Dec. 6, 1989, in Anthony Di Monte’s mind, was the day that Canada changed, when the kinds of violent mass shootings we’d only read about elsewhere, particularly in the United States — the post-office shooting in Edward, Okla., three years earlier, for example, or the one at a McDonald’s in San Diego two years before that — arrived at our doorsteps.
“I think it was the day we all lost our innocence,” he says. “We lost our innocence as a country. We realized that this can happen here, too.”
Recently retired as Ottawa’s general manager of Emergency and Protective Services, Di Monte was a senior officer with Montreal’s paramedic service that day, and attended the early-evening call to the University of Montreal’s École Polytechnique, where Marc Lépine killed 14 women and injured 14 other people, including 10 women, before taking his own life.
“It was the first time we’d had something like this,” Di Monte recalls.
Di Monte clearly remembers details from that day, one involving Montreal’s then-director of police communications, Pierre Leclair. The pair only knew one another professionally; in those days, police handled all the media communications, and so the two would occasionally meet for briefing sessions before Leclair spoke to reporters.
“And in this profession, you need some professional distance,” Di Monte adds. “As health-care providers, you see some horrible things, but you don’t see patients — and I hate to say this — as individuals. You see them as patients: ‘What are my priorities? Okay, they’re not breathing. I’ve got to intubate them.’ That sort of thing. You have this professional distance.”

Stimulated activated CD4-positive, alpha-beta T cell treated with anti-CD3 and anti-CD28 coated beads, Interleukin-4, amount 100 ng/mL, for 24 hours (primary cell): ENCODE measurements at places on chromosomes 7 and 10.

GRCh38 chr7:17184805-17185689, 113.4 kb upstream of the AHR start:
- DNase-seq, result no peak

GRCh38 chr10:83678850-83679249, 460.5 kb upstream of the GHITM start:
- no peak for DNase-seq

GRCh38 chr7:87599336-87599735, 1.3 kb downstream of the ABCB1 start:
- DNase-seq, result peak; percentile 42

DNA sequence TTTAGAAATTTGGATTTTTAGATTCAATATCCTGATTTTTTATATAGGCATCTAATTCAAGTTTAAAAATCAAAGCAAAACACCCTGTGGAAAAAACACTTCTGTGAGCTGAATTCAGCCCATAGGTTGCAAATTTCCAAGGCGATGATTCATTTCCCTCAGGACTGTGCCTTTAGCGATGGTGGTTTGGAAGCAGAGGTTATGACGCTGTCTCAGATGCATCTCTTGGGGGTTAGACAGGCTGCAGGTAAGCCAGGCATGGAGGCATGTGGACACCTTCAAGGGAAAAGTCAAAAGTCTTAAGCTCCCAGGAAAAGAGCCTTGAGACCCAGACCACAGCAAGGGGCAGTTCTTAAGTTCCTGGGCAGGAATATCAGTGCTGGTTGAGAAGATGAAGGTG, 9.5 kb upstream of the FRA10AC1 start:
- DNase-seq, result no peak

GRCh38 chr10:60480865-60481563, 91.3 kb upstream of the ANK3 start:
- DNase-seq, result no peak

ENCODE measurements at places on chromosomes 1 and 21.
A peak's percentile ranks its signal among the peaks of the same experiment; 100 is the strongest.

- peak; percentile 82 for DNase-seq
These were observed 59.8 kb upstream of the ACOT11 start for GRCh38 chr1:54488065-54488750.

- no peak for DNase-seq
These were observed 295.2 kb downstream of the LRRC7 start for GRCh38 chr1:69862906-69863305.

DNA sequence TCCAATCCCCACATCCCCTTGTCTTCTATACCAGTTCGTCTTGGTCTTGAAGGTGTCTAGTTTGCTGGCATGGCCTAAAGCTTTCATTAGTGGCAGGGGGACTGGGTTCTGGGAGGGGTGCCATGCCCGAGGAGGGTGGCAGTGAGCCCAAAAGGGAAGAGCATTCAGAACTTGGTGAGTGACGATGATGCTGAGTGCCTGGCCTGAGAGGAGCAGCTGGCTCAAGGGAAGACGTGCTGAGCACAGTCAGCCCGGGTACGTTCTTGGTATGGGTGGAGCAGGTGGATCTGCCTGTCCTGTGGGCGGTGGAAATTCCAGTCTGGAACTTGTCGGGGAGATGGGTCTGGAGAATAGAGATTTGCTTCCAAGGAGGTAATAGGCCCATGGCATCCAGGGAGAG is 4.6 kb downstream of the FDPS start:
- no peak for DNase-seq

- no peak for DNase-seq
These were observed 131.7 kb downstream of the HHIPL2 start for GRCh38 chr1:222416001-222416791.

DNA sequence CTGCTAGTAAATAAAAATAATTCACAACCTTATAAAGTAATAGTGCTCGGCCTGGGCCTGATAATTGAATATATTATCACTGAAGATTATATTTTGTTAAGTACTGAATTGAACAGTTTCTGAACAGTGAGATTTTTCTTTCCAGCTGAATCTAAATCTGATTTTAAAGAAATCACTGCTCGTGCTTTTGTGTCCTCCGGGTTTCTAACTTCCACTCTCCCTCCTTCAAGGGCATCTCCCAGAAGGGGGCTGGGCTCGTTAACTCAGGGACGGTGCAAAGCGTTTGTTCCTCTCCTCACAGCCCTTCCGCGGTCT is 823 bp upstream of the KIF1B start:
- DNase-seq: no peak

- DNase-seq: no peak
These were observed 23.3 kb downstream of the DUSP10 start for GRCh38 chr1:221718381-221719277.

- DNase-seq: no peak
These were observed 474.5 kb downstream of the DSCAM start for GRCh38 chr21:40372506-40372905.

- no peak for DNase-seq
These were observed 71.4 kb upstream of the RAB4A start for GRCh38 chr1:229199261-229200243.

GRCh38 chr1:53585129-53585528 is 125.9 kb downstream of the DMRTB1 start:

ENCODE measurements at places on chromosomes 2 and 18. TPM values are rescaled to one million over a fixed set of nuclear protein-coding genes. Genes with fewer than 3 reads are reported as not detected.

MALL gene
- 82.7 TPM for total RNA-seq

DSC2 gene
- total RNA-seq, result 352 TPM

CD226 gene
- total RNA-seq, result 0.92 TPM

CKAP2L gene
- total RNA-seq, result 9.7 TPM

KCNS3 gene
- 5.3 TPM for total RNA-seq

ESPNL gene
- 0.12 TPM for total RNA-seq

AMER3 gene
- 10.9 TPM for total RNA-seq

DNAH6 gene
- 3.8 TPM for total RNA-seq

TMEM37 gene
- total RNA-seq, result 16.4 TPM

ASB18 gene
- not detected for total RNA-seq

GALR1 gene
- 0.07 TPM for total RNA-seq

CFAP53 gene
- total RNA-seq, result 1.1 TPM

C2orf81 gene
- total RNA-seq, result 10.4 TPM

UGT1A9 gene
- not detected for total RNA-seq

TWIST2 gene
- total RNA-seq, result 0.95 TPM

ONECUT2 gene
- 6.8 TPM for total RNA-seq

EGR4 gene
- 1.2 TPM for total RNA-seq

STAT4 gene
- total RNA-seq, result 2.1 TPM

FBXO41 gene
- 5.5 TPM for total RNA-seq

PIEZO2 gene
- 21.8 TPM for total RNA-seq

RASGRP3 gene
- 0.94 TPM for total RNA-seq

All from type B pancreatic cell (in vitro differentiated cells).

At an early scrum that day, Leclair told media he would get more information and return. Di Monte, meanwhile, waited in the command post for Leclair, who never arrived.
“He never came back because as he went inside the school, I was advised that his daughter, Maryse, was one of the victims,” Di Monte says.
It was later revealed that Maryse Leclair, who had been shot, was calling out for help, whereupon Lépine returned and stabbed her to death before turning his gun on himself.
“(Leclair) found his daughter with this guy beside her. And that took away that professional distance for me for the first time.”
Earlier during the incident, Di Monte was rattled by another revelation.
Things were different then, with paramedics typically only entering a scene after police tactical units had been through, and not with them.
But as Di Monte went through the building to treat victims — before they reached the classroom where Lépine had separated the male and female students and killed six of the women and wounded three others — one of his paramedic colleagues looked up at him and remarked: My God, this guy’s killing the women.
“And we were all taken aback, because it hadn’t clicked until then that the first five or six patients we had treated were all women. That’s when we realized that this guy had gone in there to kill women. This was something at another level from what we had seen before. It sent a shock wave through all of us.
“What brings a human being to do that,” he wonders. “To this day I still don’t get that.”
The event helped Di Monte, especially when he taught paramedic students in Montreal, advising them to look for signs and ask both themselves and patients more questions when attending domestic incidents.
“I think my index of suspicion went up more, and I probably became a better medic as a result, because I was more aware.”
The Montreal Massacre also led to changes in emergency response tactics and preparation, changes Di Monte believes prevented what could have been a far worse outcome during a 1992 shooting at Montreal’s Concordia University that saw four people killed and one injured.
“It changed how police intervene, and on the medical side, and certainly with paramedic services, we completely changed our models of treatments.”